IRC Section 179D deduction clarified

May 29, 2023 News

The Inflation Reduction Act of 2022 (IRA) enacted more than $200 billion in tax incentives for clean energy. Included in the legislation were amendments to enhance IRC Section 179D, which provides a deduction for energy efficient commercial buildings. The IRS issued Notice 2022-48, requesting comments on what should be addressed in forthcoming guidance to implement changes made by the IRA to IRC Section 179D and other provisions.

The Tax Court’s January decision in Johnson v. Commissioner (160 TC 2 (2023)) clarifies a number of issues related to IRC Section 179D. Generally a taxpayer-favorable decision, the amount of the allowable deduction in the case was significantly less than the amount claimed. In addition, though these clarifications of IRC Section 179D rules are welcome, the vitality of this decision might be short-lived once new guidance is published
Section 179D

IRC Section 179D(a) allows a deduction for the cost of depreciable energy efficient commercial building property (EECBP) placed in service during the taxable year, including property installed as part of the heating, ventilation, and air conditioning (HVAC) system. The rules under IRC Section 179D were amended by the IRA. However, following are the rules that were in effect for 2013, the year at issue in the Johnson case:

The deduction under IRC Section 179D(b) is limited to the excess (if any) of the product of $1.80 and the square footage of the building over the aggregate amount of the deduction taken with respect to the building for prior years.

Among other qualifying elements, IRC Section 179D(c)(1)(D) provides that property qualifies as EECBP if it is certified by a person unrelated to the taxpayer as having been installed as part of a plan to reduce the total annual energy and power costs of the building. These costs must be reduced by 50% when compared to a reference building that meets the minimum requirements of the American Society of Heating, Refrigeration, and Air Conditioning Engineers’ applicable energy efficiency standard, Standard 90.1.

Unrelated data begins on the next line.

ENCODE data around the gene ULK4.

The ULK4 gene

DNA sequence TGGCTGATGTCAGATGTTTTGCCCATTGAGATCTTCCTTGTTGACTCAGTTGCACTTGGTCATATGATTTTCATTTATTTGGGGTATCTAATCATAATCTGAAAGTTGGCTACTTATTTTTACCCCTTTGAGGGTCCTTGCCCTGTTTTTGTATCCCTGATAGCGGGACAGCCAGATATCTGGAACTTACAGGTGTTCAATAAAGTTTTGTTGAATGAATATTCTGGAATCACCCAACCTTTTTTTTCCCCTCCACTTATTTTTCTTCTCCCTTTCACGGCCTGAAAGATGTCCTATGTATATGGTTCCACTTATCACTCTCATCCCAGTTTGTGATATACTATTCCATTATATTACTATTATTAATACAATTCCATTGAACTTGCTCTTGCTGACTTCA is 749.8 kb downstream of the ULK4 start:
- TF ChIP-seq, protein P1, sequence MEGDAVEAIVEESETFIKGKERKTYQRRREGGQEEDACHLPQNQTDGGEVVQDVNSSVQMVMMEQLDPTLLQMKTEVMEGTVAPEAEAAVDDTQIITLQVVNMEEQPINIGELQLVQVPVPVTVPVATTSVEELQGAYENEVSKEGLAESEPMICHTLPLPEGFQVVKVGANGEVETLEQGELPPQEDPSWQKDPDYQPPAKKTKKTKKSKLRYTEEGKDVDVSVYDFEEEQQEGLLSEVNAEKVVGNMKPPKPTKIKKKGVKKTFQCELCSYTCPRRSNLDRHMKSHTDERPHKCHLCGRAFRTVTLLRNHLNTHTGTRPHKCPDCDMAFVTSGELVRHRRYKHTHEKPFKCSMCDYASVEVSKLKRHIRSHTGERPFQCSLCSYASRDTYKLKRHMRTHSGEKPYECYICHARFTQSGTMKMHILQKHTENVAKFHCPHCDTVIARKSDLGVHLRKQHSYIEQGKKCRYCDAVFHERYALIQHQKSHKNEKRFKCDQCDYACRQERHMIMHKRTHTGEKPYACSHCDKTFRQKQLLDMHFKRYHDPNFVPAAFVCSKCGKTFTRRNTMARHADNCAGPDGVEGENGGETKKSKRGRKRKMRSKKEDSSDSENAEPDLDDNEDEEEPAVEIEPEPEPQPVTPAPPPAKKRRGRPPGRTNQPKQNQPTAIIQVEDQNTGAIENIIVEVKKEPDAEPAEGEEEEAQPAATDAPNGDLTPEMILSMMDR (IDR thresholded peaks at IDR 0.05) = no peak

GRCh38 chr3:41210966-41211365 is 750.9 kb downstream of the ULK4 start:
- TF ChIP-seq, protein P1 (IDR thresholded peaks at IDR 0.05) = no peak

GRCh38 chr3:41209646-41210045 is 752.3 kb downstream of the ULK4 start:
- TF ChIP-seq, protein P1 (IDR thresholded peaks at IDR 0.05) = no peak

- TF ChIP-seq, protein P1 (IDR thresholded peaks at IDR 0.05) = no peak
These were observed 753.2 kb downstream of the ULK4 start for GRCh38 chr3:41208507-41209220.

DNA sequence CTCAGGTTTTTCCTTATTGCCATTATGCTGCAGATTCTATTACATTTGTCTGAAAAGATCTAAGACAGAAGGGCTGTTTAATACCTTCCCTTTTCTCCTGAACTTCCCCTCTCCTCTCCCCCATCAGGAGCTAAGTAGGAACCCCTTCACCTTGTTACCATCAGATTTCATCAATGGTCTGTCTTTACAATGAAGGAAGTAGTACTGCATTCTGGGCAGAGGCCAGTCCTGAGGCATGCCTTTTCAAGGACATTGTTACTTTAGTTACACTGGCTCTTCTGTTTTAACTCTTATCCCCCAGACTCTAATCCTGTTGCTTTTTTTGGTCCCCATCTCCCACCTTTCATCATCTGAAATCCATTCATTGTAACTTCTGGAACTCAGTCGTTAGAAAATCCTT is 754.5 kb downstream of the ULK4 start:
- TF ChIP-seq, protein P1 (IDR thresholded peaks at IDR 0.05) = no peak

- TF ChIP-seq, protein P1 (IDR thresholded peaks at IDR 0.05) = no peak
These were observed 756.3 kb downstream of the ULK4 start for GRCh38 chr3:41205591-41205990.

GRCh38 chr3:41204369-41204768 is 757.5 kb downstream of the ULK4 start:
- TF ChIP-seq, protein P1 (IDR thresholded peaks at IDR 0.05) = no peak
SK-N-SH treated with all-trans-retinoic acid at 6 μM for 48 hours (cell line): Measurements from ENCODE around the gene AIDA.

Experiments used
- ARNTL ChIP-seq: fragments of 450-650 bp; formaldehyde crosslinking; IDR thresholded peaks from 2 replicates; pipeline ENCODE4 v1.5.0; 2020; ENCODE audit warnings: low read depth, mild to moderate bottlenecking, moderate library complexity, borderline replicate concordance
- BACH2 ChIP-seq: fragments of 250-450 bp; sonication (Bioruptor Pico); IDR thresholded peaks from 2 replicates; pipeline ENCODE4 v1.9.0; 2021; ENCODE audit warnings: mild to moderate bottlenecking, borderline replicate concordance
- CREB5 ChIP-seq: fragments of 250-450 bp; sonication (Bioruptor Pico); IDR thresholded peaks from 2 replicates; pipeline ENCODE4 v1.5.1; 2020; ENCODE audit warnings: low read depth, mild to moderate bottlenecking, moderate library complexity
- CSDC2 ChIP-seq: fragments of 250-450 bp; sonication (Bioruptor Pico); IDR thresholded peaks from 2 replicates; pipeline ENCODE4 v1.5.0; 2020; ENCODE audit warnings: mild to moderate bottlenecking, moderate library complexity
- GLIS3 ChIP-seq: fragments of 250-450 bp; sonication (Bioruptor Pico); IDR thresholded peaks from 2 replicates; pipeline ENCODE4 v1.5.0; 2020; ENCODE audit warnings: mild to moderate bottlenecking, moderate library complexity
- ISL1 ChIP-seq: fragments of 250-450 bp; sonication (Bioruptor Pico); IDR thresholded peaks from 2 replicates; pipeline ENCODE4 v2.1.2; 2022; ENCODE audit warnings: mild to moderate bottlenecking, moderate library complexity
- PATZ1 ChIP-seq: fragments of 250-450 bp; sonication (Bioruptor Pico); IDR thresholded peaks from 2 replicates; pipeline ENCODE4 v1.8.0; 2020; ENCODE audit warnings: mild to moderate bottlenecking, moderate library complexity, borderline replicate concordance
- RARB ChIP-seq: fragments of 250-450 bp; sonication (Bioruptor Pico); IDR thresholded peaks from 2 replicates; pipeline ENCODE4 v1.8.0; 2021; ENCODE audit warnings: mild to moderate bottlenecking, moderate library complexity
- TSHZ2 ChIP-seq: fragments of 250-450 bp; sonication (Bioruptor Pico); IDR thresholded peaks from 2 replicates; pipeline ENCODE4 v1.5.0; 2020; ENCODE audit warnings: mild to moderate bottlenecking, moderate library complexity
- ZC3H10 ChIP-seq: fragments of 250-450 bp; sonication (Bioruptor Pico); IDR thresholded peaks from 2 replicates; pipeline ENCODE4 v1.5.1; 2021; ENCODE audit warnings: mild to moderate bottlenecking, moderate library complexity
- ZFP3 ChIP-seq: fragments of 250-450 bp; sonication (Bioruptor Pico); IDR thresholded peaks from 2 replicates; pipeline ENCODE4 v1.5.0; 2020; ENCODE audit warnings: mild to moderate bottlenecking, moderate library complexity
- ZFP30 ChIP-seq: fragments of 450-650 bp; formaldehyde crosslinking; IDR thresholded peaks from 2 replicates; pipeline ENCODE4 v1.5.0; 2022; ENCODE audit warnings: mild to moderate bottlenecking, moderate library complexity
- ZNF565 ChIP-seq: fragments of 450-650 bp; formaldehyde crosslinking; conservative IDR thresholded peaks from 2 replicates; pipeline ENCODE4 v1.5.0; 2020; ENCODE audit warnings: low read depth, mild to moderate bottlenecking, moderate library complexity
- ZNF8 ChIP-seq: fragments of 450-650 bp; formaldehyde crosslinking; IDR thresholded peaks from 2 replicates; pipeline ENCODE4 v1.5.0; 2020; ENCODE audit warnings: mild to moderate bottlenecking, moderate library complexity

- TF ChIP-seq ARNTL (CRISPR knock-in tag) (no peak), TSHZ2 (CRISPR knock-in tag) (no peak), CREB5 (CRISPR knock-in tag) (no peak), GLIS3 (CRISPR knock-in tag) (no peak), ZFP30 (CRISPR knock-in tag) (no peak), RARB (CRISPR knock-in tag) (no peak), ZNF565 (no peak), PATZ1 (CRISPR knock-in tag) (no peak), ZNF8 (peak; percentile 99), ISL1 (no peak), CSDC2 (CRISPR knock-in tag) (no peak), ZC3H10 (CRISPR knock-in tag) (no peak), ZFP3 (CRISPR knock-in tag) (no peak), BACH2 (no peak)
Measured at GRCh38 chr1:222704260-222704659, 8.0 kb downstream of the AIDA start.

IRC Section 179D(d)(2) authorizes the secretary of the U.S. Department of the Treasury to prescribe the rules for calculating and verifying energy and power consumption and cost.

Under IRC Section 179D(d)(6), the Treasury secretary is required to prescribe how to make certifications, including procedures for inspection and testing by qualified individuals. IRC Section 179D(d)(5) requires that the certification include an explanation to the building owner regarding the energy efficient features of the building and projected annual energy costs.

IRC Section 179D(d)(4) provides that instead of claiming the deduction, a government owner of EECBP can allocate the deduction to the “person primarily responsible for designing the property,” who can claim the deduction.